What To Do When Your Boss Hates You

Last Updated Sep 21, 2011 7:40 AM EDT

Dear Evil HR Lady,
I don't think I've seen this topic covered since I started subscribing to you. I'm curious what should I do when I realize that my manager is trying to use old information, and solicit my co-workers' opinions about me to use it against me? Luckily, I've done my job well, and have earned awards for my office. On top of that, my coworkers are fair and all expressed that while we all run into disagreement, they all know that I am a good worker and do my job right.
On top of that, he loves his assistant even though she's useless, helpless, and just a total waste of oxygen. She will stroke his ego and go along with his crude jokes at work. He will take her out shopping for alcohol and made sure everyone knows. He is a name dropper, and talk about himself a lot; she caters to his ego more than his wife would.
So, am I doomed here? Is there anything I can do to protect myself?
This doesn't seem like a random personality conflict. This appears as if he enjoys being a manager because he likes people saying how wonderful he is. Hence, the assistant is favored because she tells him he's wonderful.

As to what you can do to protect yourself, that depends on how high you are up the food chain, how high he is on the food chain, how big the business is, and what type of person his boss is and how you react to all of this.

The first step in any conflict is to examine your own behavior. You said that your coworkers expressed that you run into disagreement. This may well indicate that they do have a problem with you. Conflict is normal. Disagreements are normal. However, if that's the first thing people mention when asked about you, your relationship is not a good one. Most people are hesitant to say something negative about someone else in a formal setting where the other person may get in trouble. (Most people are willing to say negative things about other people when among friends, however.) So, it depends on how it was asked and what was asked. Think about this conversation:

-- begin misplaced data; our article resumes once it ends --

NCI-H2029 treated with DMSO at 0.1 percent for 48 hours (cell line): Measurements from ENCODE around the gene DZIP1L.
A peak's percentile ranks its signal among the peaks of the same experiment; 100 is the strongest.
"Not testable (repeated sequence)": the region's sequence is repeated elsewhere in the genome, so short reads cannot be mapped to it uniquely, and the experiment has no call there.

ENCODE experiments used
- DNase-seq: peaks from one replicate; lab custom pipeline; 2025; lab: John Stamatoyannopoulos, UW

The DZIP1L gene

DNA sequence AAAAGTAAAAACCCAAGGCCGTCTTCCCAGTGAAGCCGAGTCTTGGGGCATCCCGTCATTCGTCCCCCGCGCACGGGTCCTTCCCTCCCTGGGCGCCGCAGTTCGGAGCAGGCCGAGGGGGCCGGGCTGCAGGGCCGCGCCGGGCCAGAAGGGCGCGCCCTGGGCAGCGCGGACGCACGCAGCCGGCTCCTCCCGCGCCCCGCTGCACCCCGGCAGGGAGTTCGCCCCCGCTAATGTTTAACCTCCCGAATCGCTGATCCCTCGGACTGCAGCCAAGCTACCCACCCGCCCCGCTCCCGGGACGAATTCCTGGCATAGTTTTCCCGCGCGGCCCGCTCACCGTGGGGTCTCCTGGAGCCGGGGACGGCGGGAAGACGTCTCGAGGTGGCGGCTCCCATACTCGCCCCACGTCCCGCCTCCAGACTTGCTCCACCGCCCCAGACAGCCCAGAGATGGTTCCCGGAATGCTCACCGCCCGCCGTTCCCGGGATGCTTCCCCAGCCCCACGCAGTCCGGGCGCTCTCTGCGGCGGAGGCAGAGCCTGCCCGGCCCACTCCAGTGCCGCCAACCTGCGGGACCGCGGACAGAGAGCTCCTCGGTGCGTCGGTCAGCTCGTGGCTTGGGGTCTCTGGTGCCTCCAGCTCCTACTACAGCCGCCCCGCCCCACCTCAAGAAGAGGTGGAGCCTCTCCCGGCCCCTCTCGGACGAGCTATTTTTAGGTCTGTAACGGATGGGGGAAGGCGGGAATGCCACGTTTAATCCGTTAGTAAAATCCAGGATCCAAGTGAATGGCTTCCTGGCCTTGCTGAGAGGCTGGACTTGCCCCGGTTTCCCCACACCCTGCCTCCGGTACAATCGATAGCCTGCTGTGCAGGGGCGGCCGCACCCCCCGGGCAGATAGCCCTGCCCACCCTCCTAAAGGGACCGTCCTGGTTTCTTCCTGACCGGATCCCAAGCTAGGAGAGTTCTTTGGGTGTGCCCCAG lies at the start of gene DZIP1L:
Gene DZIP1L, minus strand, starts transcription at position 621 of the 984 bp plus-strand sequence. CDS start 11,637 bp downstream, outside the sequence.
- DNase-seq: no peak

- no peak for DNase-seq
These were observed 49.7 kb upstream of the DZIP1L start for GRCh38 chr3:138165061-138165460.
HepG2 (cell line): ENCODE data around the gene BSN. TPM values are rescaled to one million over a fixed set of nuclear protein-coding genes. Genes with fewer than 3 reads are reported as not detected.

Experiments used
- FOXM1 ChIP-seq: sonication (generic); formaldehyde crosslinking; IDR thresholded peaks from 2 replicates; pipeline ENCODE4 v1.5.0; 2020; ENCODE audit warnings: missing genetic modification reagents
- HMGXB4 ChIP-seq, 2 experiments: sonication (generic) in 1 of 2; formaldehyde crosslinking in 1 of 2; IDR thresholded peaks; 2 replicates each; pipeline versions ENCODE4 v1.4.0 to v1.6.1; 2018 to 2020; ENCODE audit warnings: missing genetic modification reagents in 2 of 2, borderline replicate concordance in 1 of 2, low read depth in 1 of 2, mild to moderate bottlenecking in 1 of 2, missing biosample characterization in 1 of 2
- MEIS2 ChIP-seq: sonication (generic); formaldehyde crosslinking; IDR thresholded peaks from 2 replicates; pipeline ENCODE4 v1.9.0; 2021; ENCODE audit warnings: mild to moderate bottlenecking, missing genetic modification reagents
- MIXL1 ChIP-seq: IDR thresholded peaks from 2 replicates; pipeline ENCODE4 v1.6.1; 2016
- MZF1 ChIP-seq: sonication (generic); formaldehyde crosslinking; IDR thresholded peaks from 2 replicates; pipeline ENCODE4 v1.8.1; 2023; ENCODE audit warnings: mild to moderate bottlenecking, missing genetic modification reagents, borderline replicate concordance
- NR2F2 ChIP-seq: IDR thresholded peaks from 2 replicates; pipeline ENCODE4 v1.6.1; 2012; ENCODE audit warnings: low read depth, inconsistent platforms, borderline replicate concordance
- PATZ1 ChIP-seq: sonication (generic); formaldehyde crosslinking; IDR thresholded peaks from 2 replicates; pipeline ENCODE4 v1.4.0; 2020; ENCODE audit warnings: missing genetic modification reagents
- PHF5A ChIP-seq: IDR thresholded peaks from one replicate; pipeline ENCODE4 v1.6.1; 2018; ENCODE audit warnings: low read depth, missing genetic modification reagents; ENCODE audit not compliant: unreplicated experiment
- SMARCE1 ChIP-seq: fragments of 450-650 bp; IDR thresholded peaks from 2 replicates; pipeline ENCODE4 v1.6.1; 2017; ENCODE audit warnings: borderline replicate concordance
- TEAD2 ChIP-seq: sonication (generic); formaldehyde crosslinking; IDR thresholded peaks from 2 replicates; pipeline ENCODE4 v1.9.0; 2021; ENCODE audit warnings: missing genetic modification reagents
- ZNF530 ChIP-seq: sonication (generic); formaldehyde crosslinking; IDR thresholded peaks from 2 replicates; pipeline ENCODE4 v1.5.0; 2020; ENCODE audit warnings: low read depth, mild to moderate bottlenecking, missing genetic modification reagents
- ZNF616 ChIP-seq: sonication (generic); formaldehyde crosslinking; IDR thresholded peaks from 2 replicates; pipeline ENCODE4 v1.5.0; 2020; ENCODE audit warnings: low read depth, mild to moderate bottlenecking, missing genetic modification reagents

Boss: Tell me what it's like working with Karen.

Coworker: Well, we run into disagreement from time to time, but she's a hard worker!

Interpretation: Karen's a pain in the rear end to work with.
Now compare with this:
Boss: Do you have disagreements with Karen?

Coworker: Not really.
Boss: What about over that vendor selection process?

Coworker: Yeah, I guess we disagreed on that, but that was 6 months ago.

Interpretation: Coworker has no problem working with Karen.
The question is, under which circumstance was the question asked? Because if it's the former, you probably are difficult to work with and should evaluate what it is that you're doing. If it's the latter, the boss is fishing for bad behavior. Just because the dingbat assistant is sucking up to him doesn't mean you're not difficult to work with. Plenty of very smart, very productive people are difficult to work with and sometimes their performance isn't worth the pain of getting along with them.

But, after you've examined your own behavior and made necessary changes here are things to consider.

Boss is the owner/relative of owner: Forget it. Be as nice as possible and work hard, but realize this is not the place for you and start seriously doing a job search.